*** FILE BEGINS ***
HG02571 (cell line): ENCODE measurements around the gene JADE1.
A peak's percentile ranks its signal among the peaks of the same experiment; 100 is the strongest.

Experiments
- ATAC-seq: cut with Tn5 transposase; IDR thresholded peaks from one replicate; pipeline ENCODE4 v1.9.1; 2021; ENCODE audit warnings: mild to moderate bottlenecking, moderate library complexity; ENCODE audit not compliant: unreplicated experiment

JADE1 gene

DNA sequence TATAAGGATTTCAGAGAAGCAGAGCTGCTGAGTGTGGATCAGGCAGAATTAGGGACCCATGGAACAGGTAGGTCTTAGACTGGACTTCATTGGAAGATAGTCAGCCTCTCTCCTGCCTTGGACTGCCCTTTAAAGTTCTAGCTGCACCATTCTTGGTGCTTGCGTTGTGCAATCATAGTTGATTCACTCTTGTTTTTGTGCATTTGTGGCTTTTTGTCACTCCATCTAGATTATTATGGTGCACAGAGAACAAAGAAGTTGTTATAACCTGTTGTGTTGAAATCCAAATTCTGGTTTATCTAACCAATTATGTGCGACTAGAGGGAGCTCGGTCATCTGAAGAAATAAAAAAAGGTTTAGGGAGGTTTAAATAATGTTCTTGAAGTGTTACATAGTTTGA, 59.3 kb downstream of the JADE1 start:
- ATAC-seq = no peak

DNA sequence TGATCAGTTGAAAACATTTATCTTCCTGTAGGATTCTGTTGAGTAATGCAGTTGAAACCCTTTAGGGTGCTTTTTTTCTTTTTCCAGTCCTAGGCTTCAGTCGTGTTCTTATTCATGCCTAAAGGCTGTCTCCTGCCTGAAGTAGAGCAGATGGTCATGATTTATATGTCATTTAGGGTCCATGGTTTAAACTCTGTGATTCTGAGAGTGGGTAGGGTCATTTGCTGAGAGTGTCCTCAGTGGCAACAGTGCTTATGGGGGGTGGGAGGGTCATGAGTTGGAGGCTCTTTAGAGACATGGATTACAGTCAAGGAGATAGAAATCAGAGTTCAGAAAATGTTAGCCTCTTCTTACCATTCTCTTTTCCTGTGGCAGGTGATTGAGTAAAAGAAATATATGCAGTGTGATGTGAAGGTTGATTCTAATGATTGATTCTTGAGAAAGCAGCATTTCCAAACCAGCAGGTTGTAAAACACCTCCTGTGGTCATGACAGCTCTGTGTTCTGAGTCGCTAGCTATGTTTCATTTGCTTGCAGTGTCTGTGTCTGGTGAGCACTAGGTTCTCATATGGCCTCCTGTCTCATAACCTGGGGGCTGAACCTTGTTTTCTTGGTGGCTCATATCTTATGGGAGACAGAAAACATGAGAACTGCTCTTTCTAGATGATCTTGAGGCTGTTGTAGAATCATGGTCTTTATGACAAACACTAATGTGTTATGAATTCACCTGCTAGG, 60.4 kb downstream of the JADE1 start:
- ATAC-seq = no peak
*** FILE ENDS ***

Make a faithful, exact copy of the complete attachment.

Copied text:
HG02571 (cell line): ENCODE measurements around the gene JADE1.
A peak's percentile ranks its signal among the peaks of the same experiment; 100 is the strongest.

Experiments
- ATAC-seq: cut with Tn5 transposase; IDR thresholded peaks from one replicate; pipeline ENCODE4 v1.9.1; 2021; ENCODE audit warnings: mild to moderate bottlenecking, moderate library complexity; ENCODE audit not compliant: unreplicated experiment

JADE1 gene

DNA sequence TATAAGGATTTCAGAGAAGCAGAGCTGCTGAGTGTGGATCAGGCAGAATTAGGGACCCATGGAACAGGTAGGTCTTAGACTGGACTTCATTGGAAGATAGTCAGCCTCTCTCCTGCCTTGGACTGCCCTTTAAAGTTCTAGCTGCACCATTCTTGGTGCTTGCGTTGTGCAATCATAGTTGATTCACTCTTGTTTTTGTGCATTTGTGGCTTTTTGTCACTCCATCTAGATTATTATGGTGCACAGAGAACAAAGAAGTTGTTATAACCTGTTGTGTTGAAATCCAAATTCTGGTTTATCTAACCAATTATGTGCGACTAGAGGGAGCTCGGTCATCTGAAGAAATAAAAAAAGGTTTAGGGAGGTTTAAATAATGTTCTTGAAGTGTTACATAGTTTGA, 59.3 kb downstream of the JADE1 start:
- ATAC-seq = no peak

DNA sequence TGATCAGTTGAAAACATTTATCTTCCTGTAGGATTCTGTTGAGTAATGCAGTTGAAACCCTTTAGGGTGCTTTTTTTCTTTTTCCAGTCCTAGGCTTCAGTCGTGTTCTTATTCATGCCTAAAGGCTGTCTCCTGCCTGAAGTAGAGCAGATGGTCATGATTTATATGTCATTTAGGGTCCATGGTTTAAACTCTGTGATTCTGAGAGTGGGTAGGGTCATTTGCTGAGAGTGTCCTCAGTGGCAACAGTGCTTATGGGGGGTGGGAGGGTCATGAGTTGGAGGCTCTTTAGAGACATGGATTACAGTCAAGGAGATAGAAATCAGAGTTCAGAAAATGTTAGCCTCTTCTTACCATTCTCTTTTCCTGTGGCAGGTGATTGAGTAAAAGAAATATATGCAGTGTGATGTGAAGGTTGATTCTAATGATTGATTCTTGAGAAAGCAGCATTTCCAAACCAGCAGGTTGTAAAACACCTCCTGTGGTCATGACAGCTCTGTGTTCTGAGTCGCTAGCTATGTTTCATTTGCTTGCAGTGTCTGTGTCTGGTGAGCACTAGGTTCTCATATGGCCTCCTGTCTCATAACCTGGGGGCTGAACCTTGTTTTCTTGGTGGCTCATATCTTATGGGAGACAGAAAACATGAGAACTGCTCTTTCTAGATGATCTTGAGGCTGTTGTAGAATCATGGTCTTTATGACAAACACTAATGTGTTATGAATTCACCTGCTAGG, 60.4 kb downstream of the JADE1 start:
- ATAC-seq = no peak